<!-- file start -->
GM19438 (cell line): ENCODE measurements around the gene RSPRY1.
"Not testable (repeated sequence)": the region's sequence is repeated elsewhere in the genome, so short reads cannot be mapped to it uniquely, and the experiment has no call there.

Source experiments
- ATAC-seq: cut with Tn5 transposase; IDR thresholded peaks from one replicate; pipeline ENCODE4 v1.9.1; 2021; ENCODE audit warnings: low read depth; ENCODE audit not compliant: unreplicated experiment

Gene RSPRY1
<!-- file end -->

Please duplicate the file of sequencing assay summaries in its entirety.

GM19438 (cell line): ENCODE measurements around the gene RSPRY1.
"Not testable (repeated sequence)": the region's sequence is repeated elsewhere in the genome, so short reads cannot be mapped to it uniquely, and the experiment has no call there.

Source experiments
- ATAC-seq: cut with Tn5 transposase; IDR thresholded peaks from one replicate; pipeline ENCODE4 v1.9.1; 2021; ENCODE audit warnings: low read depth; ENCODE audit not compliant: unreplicated experiment

Gene RSPRY1